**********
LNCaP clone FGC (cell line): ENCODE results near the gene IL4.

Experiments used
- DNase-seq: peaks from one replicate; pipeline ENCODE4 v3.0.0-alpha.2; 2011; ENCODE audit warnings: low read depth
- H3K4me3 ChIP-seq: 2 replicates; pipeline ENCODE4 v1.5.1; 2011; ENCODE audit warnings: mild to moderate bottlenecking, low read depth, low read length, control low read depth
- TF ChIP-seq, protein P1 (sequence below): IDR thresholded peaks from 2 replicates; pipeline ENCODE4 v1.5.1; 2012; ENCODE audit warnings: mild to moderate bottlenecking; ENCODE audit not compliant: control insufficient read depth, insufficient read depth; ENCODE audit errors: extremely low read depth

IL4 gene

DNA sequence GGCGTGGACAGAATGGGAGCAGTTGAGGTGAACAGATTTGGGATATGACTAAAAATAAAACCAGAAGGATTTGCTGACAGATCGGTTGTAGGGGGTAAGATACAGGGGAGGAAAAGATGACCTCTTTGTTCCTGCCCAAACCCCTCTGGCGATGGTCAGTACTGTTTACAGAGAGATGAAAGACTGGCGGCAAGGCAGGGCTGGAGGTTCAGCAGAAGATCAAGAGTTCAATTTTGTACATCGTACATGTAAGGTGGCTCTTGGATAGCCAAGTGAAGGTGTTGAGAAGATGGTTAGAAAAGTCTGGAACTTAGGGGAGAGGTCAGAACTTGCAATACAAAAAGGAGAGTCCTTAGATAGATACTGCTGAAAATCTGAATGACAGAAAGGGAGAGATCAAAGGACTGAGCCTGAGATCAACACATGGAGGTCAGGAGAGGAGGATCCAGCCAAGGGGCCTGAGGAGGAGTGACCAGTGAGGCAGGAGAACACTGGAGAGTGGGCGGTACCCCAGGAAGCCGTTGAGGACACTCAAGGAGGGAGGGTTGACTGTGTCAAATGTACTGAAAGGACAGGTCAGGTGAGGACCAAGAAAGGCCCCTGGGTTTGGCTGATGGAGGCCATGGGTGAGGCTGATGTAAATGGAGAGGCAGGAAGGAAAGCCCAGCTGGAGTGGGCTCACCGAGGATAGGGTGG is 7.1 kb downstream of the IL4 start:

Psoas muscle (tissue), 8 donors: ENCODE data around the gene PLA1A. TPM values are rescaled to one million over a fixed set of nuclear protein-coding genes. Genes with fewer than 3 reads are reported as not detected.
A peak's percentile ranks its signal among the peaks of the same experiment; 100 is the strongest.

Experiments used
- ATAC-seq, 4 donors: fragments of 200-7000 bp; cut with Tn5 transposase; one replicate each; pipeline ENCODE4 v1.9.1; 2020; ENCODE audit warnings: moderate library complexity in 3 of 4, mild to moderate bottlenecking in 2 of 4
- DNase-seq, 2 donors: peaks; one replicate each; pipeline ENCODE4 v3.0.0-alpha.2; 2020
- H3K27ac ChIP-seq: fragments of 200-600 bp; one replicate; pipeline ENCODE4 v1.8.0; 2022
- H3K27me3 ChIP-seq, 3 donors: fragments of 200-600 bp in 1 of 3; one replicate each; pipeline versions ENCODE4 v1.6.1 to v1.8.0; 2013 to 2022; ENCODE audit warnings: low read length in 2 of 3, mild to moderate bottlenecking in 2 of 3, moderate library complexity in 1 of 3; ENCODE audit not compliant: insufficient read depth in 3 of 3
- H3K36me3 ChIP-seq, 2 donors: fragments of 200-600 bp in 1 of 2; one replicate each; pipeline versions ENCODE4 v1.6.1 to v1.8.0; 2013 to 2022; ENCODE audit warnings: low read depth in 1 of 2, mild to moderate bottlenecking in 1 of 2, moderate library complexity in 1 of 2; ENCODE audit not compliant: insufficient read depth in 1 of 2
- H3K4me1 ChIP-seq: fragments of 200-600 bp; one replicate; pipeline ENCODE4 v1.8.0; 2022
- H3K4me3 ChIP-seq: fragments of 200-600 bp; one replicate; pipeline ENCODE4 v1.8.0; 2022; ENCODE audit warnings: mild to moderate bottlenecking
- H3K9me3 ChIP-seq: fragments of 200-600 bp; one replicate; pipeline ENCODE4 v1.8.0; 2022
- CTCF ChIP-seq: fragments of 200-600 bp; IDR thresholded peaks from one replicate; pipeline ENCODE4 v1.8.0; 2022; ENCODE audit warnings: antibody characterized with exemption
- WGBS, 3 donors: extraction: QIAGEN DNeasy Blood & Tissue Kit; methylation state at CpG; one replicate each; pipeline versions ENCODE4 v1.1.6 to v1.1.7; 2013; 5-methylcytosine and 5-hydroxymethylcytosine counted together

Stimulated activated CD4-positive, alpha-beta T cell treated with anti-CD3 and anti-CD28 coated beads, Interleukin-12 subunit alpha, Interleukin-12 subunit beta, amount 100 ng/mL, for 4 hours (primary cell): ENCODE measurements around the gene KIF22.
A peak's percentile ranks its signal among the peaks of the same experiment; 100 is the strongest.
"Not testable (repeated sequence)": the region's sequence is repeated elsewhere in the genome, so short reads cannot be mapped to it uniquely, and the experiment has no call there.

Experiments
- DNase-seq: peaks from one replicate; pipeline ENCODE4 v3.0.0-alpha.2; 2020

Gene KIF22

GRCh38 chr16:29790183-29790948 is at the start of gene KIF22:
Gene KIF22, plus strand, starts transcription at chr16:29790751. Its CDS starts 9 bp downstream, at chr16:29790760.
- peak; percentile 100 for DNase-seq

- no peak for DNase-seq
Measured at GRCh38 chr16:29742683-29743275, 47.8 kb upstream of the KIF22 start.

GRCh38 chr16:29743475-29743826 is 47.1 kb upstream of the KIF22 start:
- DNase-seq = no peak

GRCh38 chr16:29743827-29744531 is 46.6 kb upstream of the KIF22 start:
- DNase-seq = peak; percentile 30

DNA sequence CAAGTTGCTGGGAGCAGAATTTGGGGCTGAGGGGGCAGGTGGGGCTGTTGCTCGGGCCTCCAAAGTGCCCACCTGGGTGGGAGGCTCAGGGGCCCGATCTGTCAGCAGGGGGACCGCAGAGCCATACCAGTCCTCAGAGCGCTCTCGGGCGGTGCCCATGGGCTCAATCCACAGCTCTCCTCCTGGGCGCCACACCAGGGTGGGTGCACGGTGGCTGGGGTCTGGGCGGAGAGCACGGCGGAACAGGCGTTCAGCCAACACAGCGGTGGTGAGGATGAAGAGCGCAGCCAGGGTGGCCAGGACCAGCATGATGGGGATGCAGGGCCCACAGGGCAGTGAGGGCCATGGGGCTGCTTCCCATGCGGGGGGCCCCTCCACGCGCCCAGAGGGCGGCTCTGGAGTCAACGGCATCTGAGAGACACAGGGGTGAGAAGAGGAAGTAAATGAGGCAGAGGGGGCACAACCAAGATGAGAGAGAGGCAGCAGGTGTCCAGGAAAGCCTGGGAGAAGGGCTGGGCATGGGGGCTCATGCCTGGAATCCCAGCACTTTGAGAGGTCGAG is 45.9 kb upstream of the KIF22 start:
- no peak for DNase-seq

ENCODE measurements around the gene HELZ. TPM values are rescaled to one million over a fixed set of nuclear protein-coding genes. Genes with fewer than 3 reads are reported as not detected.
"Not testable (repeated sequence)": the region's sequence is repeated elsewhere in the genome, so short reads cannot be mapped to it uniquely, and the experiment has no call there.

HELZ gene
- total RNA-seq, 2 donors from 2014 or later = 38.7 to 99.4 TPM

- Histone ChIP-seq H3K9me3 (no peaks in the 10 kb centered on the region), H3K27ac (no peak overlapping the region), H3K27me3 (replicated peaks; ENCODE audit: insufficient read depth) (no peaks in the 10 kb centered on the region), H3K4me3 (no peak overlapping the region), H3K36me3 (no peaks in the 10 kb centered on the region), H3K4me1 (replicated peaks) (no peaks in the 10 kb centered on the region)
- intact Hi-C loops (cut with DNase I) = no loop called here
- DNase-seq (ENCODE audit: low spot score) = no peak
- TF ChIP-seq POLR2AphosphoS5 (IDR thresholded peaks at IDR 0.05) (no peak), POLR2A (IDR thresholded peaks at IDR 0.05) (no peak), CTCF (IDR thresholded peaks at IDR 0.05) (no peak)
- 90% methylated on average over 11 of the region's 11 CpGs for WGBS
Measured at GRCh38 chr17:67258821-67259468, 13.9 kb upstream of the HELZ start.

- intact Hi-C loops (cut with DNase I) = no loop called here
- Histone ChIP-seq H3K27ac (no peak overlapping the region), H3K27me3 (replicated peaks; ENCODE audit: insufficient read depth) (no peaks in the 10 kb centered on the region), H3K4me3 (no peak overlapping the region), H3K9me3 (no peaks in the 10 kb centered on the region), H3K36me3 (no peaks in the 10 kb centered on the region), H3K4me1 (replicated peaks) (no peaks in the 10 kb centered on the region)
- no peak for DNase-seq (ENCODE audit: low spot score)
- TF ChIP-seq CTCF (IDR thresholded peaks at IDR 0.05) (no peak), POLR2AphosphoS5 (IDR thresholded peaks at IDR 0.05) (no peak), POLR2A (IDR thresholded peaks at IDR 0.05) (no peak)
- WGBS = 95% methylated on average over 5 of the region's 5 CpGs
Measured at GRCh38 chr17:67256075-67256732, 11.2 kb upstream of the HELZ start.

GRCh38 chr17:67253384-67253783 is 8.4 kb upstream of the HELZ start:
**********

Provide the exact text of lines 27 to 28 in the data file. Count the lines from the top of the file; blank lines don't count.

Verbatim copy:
GRCh38 chr16:29790183-29790948 is at the start of gene KIF22:
Gene KIF22, plus strand, starts transcription at chr16:29790751. Its CDS starts 9 bp downstream, at chr16:29790760.